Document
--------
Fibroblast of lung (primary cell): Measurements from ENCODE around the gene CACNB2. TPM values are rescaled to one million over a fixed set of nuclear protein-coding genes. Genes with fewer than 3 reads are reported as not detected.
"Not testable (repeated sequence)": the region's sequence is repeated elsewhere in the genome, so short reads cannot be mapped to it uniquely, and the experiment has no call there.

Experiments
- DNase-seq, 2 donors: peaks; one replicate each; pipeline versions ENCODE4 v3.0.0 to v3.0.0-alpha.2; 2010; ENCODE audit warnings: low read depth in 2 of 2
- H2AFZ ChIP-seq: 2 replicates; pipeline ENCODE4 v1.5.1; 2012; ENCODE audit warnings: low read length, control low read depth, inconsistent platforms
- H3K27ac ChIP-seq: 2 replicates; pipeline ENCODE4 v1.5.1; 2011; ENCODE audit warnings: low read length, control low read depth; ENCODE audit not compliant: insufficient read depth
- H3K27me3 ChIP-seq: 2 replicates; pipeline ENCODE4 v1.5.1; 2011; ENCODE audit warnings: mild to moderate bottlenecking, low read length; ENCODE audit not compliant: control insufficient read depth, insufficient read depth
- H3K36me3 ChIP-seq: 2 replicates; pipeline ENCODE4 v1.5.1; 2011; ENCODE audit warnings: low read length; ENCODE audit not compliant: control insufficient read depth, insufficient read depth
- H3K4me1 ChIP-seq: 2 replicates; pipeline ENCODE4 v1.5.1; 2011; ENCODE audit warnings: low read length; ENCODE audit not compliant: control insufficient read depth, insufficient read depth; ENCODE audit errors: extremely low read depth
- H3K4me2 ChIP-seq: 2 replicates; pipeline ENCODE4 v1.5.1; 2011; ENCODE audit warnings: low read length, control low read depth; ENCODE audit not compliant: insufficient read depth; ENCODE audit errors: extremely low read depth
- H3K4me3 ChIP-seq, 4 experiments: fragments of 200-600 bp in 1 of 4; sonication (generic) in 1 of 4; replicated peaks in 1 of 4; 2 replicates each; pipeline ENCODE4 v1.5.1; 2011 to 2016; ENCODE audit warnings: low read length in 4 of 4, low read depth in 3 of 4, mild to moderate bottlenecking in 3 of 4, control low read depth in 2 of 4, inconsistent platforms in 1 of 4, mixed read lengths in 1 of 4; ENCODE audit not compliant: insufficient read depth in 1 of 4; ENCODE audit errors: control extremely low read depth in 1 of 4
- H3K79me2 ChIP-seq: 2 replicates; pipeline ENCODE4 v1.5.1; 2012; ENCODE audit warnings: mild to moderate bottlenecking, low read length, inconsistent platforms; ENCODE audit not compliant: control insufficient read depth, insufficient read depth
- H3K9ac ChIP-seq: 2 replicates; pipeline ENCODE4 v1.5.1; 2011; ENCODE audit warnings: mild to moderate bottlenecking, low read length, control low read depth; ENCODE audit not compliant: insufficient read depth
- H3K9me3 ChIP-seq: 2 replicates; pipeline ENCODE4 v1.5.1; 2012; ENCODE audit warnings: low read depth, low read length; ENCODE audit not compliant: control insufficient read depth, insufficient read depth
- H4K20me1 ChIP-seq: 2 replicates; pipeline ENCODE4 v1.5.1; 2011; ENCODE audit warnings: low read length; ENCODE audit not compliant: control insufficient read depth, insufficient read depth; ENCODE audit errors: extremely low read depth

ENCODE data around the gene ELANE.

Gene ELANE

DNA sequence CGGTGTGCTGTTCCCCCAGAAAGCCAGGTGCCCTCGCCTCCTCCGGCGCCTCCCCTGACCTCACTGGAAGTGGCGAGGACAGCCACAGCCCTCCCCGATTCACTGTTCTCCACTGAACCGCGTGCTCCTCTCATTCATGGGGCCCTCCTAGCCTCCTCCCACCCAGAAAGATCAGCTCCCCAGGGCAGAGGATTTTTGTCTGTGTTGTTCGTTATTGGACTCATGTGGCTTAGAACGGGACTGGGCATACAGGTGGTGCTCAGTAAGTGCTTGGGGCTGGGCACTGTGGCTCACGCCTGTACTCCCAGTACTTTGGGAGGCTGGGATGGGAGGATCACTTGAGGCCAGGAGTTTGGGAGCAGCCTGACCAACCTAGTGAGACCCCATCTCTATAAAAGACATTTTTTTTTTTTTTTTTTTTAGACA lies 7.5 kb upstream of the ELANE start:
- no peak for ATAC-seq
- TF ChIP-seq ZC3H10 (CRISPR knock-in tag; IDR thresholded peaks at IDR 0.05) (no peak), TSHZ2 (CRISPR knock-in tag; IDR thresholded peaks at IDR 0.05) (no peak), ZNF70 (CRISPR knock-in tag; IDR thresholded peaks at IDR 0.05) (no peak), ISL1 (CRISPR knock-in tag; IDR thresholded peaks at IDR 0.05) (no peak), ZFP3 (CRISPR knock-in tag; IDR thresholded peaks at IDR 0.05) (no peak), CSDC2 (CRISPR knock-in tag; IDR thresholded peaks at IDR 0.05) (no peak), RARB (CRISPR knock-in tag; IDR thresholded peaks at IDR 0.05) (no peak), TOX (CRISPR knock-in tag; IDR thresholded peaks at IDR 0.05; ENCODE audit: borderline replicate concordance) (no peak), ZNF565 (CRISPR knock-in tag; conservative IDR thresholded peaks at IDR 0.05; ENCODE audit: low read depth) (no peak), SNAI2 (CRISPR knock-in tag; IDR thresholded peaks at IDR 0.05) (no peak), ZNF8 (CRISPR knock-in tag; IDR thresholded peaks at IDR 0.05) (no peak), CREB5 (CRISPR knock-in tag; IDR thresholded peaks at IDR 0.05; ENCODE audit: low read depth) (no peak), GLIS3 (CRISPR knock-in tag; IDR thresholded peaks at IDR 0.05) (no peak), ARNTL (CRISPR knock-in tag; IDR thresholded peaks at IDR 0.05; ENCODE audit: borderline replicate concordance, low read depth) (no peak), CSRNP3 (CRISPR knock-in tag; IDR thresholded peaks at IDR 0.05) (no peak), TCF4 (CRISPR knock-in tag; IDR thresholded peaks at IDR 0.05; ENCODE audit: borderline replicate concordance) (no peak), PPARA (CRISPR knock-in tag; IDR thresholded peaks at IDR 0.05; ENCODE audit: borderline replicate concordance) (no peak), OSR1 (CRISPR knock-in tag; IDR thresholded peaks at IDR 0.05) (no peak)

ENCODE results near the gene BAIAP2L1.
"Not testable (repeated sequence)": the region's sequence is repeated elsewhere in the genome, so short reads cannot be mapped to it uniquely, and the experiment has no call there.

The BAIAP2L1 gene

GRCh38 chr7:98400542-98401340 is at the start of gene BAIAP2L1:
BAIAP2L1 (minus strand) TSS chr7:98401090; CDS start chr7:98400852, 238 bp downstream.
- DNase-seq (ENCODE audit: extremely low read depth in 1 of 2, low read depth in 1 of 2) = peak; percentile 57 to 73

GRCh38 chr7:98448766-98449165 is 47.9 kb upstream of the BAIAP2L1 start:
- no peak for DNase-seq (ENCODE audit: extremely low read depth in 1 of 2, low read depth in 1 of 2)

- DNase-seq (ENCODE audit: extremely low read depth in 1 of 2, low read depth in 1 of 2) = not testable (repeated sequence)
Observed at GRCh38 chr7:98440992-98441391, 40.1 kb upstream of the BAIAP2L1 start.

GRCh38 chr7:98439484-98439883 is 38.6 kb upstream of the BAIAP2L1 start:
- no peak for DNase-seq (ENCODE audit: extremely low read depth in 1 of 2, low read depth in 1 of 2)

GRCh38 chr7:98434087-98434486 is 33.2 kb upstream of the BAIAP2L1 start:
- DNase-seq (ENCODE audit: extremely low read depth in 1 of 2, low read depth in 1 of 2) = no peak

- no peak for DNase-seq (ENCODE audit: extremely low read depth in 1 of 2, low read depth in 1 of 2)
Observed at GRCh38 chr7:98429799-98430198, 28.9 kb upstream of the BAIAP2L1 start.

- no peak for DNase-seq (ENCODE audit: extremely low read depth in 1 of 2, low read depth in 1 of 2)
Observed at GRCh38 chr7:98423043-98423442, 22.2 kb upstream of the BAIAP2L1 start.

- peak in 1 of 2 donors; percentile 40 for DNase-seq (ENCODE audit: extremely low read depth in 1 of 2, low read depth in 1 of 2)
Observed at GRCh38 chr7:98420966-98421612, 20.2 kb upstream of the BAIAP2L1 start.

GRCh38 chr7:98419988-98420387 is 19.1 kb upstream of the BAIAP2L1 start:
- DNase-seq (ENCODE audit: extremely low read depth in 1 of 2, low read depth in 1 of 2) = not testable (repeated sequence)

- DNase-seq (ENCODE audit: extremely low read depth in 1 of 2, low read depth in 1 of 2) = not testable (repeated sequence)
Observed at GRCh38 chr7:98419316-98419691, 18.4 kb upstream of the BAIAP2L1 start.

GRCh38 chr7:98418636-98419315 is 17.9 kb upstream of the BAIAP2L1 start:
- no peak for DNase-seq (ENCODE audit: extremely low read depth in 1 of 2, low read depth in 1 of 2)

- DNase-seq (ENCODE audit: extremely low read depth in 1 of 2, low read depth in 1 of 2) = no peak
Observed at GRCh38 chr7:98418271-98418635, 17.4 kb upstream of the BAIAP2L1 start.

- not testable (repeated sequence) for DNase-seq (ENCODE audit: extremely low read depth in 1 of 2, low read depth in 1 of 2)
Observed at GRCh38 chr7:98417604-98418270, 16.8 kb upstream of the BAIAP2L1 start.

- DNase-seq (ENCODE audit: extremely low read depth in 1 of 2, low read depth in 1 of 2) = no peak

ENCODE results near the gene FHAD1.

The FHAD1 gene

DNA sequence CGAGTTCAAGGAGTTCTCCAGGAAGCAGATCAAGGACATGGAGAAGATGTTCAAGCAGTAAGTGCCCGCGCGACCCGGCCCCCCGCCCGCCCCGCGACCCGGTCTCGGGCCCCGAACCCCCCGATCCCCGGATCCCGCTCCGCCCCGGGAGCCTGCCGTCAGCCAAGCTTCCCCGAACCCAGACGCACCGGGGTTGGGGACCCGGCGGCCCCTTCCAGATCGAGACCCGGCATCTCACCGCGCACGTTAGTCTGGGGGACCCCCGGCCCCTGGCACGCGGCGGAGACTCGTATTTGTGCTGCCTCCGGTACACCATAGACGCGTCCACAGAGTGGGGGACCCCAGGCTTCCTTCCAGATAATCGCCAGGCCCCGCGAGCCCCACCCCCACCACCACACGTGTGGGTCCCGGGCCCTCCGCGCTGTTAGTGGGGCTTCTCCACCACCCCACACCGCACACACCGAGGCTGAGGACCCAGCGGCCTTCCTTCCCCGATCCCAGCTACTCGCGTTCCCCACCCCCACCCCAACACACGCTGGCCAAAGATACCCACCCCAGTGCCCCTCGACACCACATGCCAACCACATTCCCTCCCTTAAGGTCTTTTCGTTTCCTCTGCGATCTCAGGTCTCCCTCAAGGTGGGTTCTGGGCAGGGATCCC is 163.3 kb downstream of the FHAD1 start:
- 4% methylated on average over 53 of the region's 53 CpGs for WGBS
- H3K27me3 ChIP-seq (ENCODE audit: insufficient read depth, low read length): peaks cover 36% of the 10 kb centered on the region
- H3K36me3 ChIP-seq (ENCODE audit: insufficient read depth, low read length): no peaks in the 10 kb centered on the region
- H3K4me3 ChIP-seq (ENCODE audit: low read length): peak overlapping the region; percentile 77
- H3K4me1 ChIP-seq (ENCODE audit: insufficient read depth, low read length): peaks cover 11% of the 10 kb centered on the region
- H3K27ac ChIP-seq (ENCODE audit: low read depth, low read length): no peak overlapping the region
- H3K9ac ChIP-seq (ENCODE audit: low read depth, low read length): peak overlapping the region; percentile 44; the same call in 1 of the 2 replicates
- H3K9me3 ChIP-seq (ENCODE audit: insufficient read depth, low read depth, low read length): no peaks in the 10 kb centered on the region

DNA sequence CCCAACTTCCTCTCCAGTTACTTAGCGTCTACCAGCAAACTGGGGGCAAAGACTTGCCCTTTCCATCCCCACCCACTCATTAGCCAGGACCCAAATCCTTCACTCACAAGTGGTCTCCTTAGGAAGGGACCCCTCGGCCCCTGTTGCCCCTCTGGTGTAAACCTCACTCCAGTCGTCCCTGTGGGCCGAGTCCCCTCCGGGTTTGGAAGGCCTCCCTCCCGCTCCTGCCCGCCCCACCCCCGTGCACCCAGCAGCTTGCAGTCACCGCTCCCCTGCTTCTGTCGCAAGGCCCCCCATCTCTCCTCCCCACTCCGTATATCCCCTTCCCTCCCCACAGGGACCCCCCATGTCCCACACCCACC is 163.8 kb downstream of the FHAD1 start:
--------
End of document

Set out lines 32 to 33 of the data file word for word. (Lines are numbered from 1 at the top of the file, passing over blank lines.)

- no peak for DNase-seq (ENCODE audit: extremely low read depth in 1 of 2, low read depth in 1 of 2)

GRCh38 chr7:98434087-98434486 is 33.2 kb upstream of the BAIAP2L1 start: